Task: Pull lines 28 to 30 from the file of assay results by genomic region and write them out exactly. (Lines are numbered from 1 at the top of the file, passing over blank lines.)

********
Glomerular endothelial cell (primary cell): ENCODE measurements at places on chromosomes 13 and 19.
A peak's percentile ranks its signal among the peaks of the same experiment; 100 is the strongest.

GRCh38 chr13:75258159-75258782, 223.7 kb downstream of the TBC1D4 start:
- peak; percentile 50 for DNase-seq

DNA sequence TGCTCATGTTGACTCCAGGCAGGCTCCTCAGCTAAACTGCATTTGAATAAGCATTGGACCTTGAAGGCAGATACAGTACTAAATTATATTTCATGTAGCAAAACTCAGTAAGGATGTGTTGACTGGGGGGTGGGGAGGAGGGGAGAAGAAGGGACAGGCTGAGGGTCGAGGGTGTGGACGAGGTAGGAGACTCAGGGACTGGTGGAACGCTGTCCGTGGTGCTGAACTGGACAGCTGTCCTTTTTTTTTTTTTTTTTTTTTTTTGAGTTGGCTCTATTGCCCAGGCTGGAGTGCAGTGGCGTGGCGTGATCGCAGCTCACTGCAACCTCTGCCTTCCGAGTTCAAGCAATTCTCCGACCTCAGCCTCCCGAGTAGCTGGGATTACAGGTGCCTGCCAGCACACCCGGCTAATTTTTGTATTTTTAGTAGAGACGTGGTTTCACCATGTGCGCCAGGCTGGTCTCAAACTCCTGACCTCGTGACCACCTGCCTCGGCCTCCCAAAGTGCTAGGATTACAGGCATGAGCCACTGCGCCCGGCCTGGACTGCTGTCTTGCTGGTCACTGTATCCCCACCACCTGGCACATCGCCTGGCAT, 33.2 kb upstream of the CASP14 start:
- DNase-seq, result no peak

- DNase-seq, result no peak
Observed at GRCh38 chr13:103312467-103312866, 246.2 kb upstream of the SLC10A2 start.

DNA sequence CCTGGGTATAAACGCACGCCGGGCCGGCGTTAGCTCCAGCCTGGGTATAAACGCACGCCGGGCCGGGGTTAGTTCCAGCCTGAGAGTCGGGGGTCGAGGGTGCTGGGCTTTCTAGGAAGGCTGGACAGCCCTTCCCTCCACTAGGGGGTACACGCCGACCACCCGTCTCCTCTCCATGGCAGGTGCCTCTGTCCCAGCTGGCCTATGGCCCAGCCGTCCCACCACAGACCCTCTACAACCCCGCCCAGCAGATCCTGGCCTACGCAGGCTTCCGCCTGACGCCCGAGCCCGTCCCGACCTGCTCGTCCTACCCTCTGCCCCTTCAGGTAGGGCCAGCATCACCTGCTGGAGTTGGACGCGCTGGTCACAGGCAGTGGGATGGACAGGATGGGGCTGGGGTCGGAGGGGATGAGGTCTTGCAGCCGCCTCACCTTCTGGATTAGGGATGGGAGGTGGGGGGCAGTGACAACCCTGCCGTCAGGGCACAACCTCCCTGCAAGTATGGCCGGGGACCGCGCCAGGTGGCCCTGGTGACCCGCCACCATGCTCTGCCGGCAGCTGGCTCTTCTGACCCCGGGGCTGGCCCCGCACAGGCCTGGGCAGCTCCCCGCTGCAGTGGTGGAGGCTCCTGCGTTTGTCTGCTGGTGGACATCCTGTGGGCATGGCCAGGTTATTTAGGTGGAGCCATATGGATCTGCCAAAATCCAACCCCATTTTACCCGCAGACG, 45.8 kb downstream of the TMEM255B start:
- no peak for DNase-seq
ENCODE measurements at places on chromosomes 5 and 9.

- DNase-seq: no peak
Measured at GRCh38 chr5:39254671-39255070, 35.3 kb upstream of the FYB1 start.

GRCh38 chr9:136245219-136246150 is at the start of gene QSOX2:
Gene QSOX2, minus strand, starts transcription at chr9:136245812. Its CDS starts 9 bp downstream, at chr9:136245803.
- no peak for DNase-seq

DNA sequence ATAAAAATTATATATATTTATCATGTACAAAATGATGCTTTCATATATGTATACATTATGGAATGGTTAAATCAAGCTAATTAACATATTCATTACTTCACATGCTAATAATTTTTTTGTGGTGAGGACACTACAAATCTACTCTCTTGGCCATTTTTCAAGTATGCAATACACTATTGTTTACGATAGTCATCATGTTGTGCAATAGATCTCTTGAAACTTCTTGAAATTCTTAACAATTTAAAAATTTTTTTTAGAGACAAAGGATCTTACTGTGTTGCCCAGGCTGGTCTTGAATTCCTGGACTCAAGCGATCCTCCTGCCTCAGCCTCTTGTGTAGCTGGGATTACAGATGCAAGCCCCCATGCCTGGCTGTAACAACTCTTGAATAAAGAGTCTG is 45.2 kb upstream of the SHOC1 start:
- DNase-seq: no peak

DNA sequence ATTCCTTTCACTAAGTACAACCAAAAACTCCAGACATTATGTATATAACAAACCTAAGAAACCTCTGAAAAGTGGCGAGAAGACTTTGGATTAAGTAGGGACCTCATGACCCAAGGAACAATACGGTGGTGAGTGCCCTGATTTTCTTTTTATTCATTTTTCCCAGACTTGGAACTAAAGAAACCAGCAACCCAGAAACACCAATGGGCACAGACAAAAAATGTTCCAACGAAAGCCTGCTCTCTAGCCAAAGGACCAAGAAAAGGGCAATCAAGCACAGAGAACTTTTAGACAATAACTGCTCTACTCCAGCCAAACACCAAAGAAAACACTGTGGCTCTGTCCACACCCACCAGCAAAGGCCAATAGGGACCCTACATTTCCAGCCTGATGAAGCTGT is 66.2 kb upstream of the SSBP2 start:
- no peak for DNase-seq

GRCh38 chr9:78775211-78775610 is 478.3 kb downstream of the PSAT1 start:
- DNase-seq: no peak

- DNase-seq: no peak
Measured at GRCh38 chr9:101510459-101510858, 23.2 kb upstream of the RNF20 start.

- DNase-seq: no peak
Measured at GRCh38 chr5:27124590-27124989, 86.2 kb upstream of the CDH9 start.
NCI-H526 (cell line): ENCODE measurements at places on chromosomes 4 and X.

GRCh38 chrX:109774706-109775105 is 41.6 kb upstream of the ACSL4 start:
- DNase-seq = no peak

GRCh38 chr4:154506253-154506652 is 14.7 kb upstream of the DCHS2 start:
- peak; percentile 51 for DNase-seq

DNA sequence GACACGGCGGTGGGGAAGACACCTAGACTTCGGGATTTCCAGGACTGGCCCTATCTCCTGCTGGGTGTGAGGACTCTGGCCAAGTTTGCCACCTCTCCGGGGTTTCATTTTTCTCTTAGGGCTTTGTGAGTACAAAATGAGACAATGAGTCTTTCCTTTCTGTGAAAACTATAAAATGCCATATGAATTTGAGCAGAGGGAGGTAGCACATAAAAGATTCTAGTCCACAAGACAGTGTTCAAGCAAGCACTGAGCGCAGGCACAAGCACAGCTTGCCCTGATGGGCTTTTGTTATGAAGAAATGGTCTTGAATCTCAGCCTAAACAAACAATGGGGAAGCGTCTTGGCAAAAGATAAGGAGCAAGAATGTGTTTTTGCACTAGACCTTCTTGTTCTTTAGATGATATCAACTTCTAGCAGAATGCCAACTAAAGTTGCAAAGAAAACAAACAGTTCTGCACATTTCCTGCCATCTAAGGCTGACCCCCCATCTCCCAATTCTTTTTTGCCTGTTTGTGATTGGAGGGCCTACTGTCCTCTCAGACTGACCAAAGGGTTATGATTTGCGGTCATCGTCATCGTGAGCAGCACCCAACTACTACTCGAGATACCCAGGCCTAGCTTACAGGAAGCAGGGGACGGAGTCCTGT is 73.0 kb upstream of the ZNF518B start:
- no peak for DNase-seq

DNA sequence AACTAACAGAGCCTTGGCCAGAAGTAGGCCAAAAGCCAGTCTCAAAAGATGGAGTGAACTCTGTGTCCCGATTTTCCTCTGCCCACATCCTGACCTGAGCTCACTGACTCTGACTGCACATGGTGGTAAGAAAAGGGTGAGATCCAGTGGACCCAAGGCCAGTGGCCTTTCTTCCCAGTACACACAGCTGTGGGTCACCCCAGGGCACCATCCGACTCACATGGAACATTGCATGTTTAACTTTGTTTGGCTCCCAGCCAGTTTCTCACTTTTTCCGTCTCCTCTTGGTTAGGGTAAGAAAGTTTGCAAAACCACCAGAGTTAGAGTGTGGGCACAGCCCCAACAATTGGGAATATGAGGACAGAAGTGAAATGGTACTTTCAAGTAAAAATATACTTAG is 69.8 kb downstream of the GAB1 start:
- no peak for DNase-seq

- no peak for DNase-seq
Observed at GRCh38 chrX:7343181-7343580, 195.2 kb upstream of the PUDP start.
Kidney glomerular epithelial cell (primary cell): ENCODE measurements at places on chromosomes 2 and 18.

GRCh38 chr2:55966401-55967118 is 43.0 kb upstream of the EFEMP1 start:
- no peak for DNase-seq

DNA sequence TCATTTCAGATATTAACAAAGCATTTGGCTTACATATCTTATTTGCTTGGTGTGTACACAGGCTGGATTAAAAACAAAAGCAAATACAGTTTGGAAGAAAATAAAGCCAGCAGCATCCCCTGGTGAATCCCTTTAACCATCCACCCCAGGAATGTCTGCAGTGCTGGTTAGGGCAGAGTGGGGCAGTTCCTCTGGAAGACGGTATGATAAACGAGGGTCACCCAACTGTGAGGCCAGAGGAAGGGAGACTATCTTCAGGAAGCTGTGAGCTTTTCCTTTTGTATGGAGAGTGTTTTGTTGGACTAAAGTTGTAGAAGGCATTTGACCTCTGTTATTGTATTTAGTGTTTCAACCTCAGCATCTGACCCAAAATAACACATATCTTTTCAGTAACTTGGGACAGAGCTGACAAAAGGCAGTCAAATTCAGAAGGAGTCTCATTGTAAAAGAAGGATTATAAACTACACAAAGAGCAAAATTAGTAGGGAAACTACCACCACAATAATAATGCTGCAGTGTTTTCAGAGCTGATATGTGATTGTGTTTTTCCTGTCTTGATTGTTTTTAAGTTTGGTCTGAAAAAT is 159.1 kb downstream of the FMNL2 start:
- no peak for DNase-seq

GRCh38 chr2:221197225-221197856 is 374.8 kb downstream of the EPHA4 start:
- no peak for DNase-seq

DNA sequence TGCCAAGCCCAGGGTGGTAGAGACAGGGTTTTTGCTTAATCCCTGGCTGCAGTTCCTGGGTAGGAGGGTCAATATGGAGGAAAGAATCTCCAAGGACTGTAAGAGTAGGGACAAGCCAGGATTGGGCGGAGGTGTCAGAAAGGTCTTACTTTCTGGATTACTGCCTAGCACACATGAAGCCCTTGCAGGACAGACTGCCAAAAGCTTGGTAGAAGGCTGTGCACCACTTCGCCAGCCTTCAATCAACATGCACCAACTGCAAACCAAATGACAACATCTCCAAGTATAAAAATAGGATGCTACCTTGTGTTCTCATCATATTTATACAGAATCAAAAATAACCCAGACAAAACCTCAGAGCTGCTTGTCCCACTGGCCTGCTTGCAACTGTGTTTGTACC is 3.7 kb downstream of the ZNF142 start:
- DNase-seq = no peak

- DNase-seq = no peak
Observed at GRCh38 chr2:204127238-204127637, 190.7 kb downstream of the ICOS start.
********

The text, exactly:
GRCh38 chrX:109774706-109775105 is 41.6 kb upstream of the ACSL4 start:
- DNase-seq = no peak

GRCh38 chr4:154506253-154506652 is 14.7 kb upstream of the DCHS2 start: